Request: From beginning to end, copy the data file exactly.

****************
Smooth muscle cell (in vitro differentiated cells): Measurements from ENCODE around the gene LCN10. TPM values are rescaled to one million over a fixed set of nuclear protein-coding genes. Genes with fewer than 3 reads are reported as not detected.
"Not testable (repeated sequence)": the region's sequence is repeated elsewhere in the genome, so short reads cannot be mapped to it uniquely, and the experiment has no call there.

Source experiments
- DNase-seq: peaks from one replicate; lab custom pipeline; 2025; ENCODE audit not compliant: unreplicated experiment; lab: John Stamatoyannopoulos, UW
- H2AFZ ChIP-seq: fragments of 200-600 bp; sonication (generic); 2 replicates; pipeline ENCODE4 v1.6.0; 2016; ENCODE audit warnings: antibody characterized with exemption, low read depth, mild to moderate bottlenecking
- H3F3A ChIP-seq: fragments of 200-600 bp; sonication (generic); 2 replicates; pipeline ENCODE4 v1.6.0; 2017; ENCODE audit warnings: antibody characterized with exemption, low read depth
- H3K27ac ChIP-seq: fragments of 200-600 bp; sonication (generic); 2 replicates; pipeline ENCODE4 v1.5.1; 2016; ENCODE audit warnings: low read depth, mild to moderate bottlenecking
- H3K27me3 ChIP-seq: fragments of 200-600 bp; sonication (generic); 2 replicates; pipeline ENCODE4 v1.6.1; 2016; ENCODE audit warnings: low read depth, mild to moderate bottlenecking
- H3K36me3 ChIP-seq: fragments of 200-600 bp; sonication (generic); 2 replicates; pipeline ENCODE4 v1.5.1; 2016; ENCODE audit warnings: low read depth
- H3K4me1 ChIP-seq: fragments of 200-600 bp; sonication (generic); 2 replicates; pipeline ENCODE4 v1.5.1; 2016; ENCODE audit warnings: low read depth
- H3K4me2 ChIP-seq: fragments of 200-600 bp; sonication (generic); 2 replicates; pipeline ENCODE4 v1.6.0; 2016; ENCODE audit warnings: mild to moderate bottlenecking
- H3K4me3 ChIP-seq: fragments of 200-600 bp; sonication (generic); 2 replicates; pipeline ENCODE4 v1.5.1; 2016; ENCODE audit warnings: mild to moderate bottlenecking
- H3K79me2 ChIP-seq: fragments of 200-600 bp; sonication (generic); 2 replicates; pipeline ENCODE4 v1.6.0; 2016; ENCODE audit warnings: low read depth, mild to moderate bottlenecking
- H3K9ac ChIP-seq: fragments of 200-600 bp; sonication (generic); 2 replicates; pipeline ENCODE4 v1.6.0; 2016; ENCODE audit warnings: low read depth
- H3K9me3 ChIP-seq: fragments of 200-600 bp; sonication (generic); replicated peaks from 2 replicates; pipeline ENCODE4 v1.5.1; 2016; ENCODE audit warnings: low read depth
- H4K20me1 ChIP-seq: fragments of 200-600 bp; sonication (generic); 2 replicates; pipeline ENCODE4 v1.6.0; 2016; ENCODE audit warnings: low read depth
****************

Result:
Smooth muscle cell (in vitro differentiated cells): Measurements from ENCODE around the gene LCN10. TPM values are rescaled to one million over a fixed set of nuclear protein-coding genes. Genes with fewer than 3 reads are reported as not detected.
"Not testable (repeated sequence)": the region's sequence is repeated elsewhere in the genome, so short reads cannot be mapped to it uniquely, and the experiment has no call there.

Source experiments
- DNase-seq: peaks from one replicate; lab custom pipeline; 2025; ENCODE audit not compliant: unreplicated experiment; lab: John Stamatoyannopoulos, UW
- H2AFZ ChIP-seq: fragments of 200-600 bp; sonication (generic); 2 replicates; pipeline ENCODE4 v1.6.0; 2016; ENCODE audit warnings: antibody characterized with exemption, low read depth, mild to moderate bottlenecking
- H3F3A ChIP-seq: fragments of 200-600 bp; sonication (generic); 2 replicates; pipeline ENCODE4 v1.6.0; 2017; ENCODE audit warnings: antibody characterized with exemption, low read depth
- H3K27ac ChIP-seq: fragments of 200-600 bp; sonication (generic); 2 replicates; pipeline ENCODE4 v1.5.1; 2016; ENCODE audit warnings: low read depth, mild to moderate bottlenecking
- H3K27me3 ChIP-seq: fragments of 200-600 bp; sonication (generic); 2 replicates; pipeline ENCODE4 v1.6.1; 2016; ENCODE audit warnings: low read depth, mild to moderate bottlenecking
- H3K36me3 ChIP-seq: fragments of 200-600 bp; sonication (generic); 2 replicates; pipeline ENCODE4 v1.5.1; 2016; ENCODE audit warnings: low read depth
- H3K4me1 ChIP-seq: fragments of 200-600 bp; sonication (generic); 2 replicates; pipeline ENCODE4 v1.5.1; 2016; ENCODE audit warnings: low read depth
- H3K4me2 ChIP-seq: fragments of 200-600 bp; sonication (generic); 2 replicates; pipeline ENCODE4 v1.6.0; 2016; ENCODE audit warnings: mild to moderate bottlenecking
- H3K4me3 ChIP-seq: fragments of 200-600 bp; sonication (generic); 2 replicates; pipeline ENCODE4 v1.5.1; 2016; ENCODE audit warnings: mild to moderate bottlenecking
- H3K79me2 ChIP-seq: fragments of 200-600 bp; sonication (generic); 2 replicates; pipeline ENCODE4 v1.6.0; 2016; ENCODE audit warnings: low read depth, mild to moderate bottlenecking
- H3K9ac ChIP-seq: fragments of 200-600 bp; sonication (generic); 2 replicates; pipeline ENCODE4 v1.6.0; 2016; ENCODE audit warnings: low read depth
- H3K9me3 ChIP-seq: fragments of 200-600 bp; sonication (generic); replicated peaks from 2 replicates; pipeline ENCODE4 v1.5.1; 2016; ENCODE audit warnings: low read depth
- H4K20me1 ChIP-seq: fragments of 200-600 bp; sonication (generic); 2 replicates; pipeline ENCODE4 v1.6.0; 2016; ENCODE audit warnings: low read depth